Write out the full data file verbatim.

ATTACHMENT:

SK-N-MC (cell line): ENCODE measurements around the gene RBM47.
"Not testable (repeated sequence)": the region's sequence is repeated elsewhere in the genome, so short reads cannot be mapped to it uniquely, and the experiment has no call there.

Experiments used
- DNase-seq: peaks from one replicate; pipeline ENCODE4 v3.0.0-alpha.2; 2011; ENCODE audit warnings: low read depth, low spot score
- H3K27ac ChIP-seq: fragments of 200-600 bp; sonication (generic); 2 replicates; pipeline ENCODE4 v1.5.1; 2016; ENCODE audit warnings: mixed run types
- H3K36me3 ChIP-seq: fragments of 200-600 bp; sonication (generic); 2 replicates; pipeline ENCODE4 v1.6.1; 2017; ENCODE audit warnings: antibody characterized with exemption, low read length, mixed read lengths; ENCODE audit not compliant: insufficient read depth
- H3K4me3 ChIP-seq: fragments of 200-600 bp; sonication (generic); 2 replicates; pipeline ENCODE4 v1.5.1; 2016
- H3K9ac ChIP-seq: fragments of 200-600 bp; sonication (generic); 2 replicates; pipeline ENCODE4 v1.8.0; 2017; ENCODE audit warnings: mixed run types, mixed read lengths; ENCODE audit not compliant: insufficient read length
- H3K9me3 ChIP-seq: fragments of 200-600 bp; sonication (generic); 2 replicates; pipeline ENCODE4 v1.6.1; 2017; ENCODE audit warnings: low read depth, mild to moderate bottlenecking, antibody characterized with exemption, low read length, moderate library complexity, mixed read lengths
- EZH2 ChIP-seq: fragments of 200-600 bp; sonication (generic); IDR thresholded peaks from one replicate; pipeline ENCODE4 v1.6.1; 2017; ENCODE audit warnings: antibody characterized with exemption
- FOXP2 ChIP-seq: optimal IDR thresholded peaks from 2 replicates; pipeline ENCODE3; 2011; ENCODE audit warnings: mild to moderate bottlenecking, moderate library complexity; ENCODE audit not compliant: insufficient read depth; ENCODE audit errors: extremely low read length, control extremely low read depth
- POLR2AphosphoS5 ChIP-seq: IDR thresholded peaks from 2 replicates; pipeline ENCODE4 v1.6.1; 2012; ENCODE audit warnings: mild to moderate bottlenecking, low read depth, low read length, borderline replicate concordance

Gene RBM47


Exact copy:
SK-N-MC (cell line): ENCODE measurements around the gene RBM47.
"Not testable (repeated sequence)": the region's sequence is repeated elsewhere in the genome, so short reads cannot be mapped to it uniquely, and the experiment has no call there.

Experiments used
- DNase-seq: peaks from one replicate; pipeline ENCODE4 v3.0.0-alpha.2; 2011; ENCODE audit warnings: low read depth, low spot score
- H3K27ac ChIP-seq: fragments of 200-600 bp; sonication (generic); 2 replicates; pipeline ENCODE4 v1.5.1; 2016; ENCODE audit warnings: mixed run types
- H3K36me3 ChIP-seq: fragments of 200-600 bp; sonication (generic); 2 replicates; pipeline ENCODE4 v1.6.1; 2017; ENCODE audit warnings: antibody characterized with exemption, low read length, mixed read lengths; ENCODE audit not compliant: insufficient read depth
- H3K4me3 ChIP-seq: fragments of 200-600 bp; sonication (generic); 2 replicates; pipeline ENCODE4 v1.5.1; 2016
- H3K9ac ChIP-seq: fragments of 200-600 bp; sonication (generic); 2 replicates; pipeline ENCODE4 v1.8.0; 2017; ENCODE audit warnings: mixed run types, mixed read lengths; ENCODE audit not compliant: insufficient read length
- H3K9me3 ChIP-seq: fragments of 200-600 bp; sonication (generic); 2 replicates; pipeline ENCODE4 v1.6.1; 2017; ENCODE audit warnings: low read depth, mild to moderate bottlenecking, antibody characterized with exemption, low read length, moderate library complexity, mixed read lengths
- EZH2 ChIP-seq: fragments of 200-600 bp; sonication (generic); IDR thresholded peaks from one replicate; pipeline ENCODE4 v1.6.1; 2017; ENCODE audit warnings: antibody characterized with exemption
- FOXP2 ChIP-seq: optimal IDR thresholded peaks from 2 replicates; pipeline ENCODE3; 2011; ENCODE audit warnings: mild to moderate bottlenecking, moderate library complexity; ENCODE audit not compliant: insufficient read depth; ENCODE audit errors: extremely low read length, control extremely low read depth
- POLR2AphosphoS5 ChIP-seq: IDR thresholded peaks from 2 replicates; pipeline ENCODE4 v1.6.1; 2012; ENCODE audit warnings: mild to moderate bottlenecking, low read depth, low read length, borderline replicate concordance

Gene RBM47